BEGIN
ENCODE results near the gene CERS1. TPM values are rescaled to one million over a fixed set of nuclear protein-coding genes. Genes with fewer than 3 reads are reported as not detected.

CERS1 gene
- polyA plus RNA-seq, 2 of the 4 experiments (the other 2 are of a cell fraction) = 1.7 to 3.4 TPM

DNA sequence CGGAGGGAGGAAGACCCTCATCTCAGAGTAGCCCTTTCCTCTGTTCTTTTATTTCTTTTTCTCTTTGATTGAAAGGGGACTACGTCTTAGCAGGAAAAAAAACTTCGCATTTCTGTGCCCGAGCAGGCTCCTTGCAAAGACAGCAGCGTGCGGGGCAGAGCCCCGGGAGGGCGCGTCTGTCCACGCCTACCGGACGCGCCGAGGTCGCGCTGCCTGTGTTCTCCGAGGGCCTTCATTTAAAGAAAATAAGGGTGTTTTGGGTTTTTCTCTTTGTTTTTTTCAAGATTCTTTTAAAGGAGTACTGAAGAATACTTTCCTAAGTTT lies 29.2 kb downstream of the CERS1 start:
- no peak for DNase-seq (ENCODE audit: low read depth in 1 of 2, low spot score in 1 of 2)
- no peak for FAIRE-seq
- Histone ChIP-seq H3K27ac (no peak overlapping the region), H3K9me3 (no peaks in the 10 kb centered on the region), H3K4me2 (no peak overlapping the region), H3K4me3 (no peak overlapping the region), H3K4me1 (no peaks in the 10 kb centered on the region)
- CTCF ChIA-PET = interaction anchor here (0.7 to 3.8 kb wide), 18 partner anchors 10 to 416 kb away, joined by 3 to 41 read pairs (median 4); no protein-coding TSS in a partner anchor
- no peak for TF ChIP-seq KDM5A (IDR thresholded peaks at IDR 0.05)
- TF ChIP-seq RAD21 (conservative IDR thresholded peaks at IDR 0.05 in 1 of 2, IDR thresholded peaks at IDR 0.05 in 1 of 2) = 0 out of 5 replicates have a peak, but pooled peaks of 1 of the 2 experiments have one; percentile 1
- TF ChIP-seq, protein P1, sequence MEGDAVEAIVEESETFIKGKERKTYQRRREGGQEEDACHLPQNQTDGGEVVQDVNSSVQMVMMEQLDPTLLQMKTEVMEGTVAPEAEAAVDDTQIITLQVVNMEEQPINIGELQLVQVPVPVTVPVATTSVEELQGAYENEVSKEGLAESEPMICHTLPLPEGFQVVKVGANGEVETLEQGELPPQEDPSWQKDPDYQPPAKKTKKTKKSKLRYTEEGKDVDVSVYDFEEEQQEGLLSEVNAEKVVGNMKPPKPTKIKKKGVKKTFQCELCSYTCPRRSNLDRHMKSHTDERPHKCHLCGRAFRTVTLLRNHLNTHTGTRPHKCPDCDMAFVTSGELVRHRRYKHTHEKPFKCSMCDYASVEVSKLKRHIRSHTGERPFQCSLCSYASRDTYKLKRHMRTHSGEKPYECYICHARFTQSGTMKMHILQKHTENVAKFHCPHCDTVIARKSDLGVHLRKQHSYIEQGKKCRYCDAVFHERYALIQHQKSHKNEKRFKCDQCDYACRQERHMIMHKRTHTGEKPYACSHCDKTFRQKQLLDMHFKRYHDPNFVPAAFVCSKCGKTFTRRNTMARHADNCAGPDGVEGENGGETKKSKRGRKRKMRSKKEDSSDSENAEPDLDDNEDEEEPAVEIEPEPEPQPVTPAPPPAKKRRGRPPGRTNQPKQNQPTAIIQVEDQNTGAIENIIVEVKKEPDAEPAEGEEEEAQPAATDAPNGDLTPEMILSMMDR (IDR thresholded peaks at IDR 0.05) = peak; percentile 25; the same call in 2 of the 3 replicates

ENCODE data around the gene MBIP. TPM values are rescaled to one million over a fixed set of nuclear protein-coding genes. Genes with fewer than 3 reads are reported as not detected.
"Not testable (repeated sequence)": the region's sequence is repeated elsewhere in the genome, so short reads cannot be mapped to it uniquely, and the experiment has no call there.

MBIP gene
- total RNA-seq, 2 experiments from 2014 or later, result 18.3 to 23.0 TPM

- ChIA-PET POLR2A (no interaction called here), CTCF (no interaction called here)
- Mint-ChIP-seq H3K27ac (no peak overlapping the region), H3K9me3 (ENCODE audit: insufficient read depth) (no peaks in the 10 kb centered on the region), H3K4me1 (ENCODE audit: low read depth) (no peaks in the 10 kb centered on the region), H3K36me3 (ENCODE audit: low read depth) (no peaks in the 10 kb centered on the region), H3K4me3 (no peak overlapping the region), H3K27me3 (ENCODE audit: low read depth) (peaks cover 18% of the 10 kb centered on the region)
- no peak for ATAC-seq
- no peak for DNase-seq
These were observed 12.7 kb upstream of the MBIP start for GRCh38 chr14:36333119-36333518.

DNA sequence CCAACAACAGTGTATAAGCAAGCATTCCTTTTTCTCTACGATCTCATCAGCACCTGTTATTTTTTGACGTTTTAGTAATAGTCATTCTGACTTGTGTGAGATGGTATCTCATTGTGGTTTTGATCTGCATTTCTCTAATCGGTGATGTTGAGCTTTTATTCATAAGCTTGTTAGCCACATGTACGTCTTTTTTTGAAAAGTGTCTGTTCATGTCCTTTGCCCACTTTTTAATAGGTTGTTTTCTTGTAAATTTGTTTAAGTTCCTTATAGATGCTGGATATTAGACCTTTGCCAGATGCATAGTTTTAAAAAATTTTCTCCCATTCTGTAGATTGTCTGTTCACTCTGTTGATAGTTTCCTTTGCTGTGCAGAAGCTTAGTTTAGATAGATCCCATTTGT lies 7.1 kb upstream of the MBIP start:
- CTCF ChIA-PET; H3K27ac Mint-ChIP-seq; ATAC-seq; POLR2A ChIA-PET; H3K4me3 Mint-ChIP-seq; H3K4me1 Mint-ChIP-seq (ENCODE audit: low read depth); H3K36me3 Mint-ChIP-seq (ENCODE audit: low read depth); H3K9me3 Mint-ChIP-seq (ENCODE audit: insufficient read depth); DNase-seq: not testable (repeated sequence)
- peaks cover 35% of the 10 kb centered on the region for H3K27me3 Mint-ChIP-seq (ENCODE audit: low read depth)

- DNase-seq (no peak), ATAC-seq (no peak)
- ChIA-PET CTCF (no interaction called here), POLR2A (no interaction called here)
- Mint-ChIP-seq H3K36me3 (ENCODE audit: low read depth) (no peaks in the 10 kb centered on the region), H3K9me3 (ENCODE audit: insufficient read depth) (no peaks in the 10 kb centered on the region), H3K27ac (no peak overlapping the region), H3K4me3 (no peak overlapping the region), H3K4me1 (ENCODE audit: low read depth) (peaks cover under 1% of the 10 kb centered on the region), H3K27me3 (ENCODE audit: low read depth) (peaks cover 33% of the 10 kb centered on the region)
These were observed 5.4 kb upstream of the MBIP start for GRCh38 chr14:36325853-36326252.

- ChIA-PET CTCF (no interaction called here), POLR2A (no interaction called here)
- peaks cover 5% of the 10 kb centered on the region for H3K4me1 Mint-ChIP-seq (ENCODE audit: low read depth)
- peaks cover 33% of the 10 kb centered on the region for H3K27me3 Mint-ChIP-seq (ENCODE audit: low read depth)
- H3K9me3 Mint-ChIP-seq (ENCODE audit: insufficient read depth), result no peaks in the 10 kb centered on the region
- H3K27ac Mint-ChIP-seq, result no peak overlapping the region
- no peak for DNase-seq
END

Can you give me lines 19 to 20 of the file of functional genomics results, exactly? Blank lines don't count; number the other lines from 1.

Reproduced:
- no peak for DNase-seq
These were observed 12.7 kb upstream of the MBIP start for GRCh38 chr14:36333119-36333518.